Hirbai Ben Lobi the Diamond of the Forest.
Ritu visits the area in Gujarat where the Siddi tribe are descendants of migrant workers who came hundreds of years ago from Africa. Ritu talks to Hirbai Ben Lobi, who is called the Diamond of the Forest by the locals. The Forest Diamond and her friends
Empowering Women in Rural India Host: Ritu’s here to meet the woman they like to call Hirbai Ben Lobi the Diamond of the Forest. The Forest Diamond tells Ritu about the old days when the Siddi lived in the forest and women were harassed and exploited until Forest Diamond realized something.
Ritu: What happened in the jungle?
Hirbai Ben Lobi: When the girls of our village went to the forest to collect firewood the forester used to harass them a lot. When the girls used to run away from the jungle, they used to get injured. Our younger girls were also sexually harassed. So I realized that that we should not go into forest to collect wood anymore instead we needed to save our money up. But at that time the bank would not open accounts for us since some of us could not read or write. They asked us ‘who will fill your deposit slips?’ I was outraged and I told them that tomorrow all the women will be able to fill the slip. Host: It worked. The Forest Diamond and her friends formed a co- operative. Their savings fund businesses their businesses. Opposition yes, but diamonds don’t fade away.
Ritu: Did the people of the village try and help you or try and stop you?
Hirbai Ben Lobi: Yes, they did try to stop me, but I didn’t stop. I asked myself ‘What do women need the most?’ If the men need money and they don’t have any property, the land belongs to the men and the houses also belong to the men. I figured then I need to ensure that the women also own some property. That way they at least have some confidence in themselves.
Host: Now unusual in South Asia 900 village women hold assets in their own names.
Hirbai Ben Lobi: Today, through our women’s cooperative bank, the women have access to money. And the men come and ask their wives if they can borrow some money say a thousand to fifteen hundred rupees. And the women are able to access this instantly. So their position has vastly improved and there has been a lot of improvement in the village too.
Host: Jambur Ritu finds is a thriving village thanks partly to Hirbai and the co-operative. Money from the co-op even helps the village school. If more women went to school and got paid jobs it’s been estimated the Asia-Pacific region could be ninety billion US dollars a year better off. And tradition’s not forgotten including Gandhi’s favorite hymn known abroad as the one in Slumdog Millionaire. Tradition can be inspiration the hymn calling on all women to be revered as you would your mother.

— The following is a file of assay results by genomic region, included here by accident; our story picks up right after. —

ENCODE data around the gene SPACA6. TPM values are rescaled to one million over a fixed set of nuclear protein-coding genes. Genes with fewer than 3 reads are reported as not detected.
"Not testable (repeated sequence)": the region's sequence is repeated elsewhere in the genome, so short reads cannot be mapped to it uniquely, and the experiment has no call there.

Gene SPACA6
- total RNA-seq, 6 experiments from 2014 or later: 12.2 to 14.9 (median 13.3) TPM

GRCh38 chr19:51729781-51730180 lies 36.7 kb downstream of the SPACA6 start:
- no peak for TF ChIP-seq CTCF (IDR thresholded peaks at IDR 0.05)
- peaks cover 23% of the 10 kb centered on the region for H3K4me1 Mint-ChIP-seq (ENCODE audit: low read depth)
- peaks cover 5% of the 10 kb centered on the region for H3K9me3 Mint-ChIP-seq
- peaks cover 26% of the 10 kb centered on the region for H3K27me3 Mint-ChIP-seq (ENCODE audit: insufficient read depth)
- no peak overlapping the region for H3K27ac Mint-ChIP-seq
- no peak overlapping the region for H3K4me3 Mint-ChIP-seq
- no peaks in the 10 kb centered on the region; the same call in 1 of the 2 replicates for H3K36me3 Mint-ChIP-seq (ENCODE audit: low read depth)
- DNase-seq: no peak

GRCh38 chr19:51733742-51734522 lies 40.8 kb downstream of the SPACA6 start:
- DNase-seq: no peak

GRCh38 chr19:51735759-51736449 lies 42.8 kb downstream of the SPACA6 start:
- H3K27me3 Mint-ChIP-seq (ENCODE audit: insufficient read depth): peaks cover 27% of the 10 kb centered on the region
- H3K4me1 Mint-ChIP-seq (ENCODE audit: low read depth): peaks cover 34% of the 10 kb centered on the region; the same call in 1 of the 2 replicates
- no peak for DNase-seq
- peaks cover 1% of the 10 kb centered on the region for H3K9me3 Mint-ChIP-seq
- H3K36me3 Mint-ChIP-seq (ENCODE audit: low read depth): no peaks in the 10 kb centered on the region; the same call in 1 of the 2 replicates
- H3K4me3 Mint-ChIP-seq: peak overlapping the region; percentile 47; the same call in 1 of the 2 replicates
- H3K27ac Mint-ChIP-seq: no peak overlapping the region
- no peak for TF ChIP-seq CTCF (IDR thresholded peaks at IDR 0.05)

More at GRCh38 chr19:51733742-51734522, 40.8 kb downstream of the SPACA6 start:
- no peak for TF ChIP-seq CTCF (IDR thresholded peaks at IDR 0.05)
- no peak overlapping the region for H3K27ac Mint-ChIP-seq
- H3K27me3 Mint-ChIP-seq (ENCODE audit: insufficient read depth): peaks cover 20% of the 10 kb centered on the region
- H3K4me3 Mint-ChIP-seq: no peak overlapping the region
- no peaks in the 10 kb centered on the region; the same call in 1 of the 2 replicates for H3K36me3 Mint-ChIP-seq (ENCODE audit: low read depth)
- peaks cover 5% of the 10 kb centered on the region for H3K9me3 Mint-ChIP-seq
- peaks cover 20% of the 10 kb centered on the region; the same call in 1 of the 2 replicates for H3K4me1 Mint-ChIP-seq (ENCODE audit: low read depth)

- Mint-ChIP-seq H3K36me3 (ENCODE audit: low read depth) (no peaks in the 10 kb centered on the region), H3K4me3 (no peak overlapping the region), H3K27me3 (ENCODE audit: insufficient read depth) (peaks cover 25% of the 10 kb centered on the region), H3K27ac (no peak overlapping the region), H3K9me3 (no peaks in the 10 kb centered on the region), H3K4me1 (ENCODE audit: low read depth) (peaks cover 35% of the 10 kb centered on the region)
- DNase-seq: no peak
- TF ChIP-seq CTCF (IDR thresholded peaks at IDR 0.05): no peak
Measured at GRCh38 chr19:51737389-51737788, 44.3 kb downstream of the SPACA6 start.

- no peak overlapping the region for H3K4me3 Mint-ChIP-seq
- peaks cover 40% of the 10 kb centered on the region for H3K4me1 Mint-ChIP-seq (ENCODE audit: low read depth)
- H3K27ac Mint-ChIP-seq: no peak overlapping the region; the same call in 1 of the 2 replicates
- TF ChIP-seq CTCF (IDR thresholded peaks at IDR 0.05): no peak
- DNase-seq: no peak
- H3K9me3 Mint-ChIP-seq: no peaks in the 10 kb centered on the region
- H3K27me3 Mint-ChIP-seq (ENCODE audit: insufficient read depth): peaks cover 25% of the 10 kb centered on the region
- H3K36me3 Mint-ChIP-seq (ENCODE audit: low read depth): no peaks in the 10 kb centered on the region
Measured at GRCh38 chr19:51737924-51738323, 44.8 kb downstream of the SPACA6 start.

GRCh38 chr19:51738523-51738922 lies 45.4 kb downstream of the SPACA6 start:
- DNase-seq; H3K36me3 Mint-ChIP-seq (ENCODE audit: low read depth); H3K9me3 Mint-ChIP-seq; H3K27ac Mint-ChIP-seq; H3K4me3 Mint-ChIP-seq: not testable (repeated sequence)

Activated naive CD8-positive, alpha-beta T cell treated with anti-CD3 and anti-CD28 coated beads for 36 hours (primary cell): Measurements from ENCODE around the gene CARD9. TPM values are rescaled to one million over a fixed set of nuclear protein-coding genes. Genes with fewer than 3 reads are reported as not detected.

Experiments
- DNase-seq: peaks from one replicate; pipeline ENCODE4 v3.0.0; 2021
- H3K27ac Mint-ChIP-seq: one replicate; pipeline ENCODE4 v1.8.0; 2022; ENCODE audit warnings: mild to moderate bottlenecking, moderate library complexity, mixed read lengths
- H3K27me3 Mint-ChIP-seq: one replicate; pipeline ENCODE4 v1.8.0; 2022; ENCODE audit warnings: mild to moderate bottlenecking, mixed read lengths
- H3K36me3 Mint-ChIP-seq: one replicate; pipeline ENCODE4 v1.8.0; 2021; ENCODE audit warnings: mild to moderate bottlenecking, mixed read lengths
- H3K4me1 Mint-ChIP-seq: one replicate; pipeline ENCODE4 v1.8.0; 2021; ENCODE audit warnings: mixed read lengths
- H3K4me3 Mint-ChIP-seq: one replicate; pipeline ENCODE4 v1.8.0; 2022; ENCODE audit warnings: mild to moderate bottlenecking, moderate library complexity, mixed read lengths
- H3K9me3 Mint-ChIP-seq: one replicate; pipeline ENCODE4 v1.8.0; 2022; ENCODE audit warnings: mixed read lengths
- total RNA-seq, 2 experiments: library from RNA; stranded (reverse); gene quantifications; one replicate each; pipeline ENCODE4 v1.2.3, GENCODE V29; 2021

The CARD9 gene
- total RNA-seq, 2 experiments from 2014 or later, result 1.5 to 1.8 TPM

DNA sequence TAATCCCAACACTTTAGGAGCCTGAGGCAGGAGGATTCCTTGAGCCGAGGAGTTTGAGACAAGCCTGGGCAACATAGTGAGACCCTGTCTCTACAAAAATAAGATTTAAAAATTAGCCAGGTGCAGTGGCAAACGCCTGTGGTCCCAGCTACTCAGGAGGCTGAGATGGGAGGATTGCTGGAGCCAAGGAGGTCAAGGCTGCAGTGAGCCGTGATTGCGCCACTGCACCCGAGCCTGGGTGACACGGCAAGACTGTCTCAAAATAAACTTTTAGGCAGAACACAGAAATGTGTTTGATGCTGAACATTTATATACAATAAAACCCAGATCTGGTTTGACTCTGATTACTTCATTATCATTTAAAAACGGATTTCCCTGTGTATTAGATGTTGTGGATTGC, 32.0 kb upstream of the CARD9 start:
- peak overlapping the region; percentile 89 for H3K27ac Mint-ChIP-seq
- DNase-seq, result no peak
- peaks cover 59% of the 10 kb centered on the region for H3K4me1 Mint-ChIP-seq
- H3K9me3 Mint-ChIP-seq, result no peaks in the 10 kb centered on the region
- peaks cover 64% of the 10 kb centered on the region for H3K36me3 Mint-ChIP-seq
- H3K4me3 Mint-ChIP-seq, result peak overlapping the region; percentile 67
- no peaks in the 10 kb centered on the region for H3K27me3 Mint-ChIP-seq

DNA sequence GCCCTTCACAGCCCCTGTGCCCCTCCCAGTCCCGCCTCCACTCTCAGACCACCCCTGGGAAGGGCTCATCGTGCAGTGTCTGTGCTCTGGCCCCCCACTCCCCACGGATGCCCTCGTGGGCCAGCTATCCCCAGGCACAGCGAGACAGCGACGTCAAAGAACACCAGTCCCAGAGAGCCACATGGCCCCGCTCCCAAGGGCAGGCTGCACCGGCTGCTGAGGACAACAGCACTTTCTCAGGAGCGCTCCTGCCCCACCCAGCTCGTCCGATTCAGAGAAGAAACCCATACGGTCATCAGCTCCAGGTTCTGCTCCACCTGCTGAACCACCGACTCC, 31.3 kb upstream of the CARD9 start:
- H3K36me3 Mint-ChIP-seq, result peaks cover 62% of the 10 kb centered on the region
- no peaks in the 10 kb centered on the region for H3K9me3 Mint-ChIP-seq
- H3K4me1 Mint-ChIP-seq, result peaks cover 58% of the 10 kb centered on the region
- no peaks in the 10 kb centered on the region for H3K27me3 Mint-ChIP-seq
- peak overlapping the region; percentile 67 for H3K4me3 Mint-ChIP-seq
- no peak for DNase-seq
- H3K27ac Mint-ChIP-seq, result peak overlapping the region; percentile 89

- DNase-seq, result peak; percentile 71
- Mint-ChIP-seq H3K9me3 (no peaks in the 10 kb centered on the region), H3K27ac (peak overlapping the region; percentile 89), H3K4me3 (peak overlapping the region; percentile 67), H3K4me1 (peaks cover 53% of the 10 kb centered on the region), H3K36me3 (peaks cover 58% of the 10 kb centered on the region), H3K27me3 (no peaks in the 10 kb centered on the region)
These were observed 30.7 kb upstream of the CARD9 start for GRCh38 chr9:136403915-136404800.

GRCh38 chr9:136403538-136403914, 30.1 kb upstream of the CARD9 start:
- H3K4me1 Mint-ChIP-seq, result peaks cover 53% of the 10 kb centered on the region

Ritu: Now we see more girls are coming to the school what do you think about the way the village is developing?
Tayeb Bhai Sandh: If a poor and uneducated woman can do so much. If women are educated and they come forward, this will bring a great change in society.
Nathi Ben Arli Mazgool: It is Hirbai’s generosity that she believes in not only empowering older women, but younger ones too, by educating them because if one girl is well educated, then she is capable of teaching others and being empowered.
Zari Ben Fakri Mazgool: My husband dissuaded me from joining the co-operative. But even so, I’d go and attend the meetings with Hirbai. When he fell sick he asked me for money, I asked him ‘How he could ask me for money, when he was the one who didn’t let me join the cooperative?’ Nevertheless I withdrew 5,000 rupees from the co- operative and took my husband to the hospital.
Ritu: Do you ever wonder why God has made you a woman? And burdened you with so many problems?
Zilu Ben Razab Modi: Thank God I am a woman. If I were a man I would have done nothing. It is because I am a woman that I can accomplish so much. I am happy to be a woman I don’t want to be a man. Host: Next Ritu meets men who want to be women if only for a day, her film on gender discrimination about to take a bizarre twist.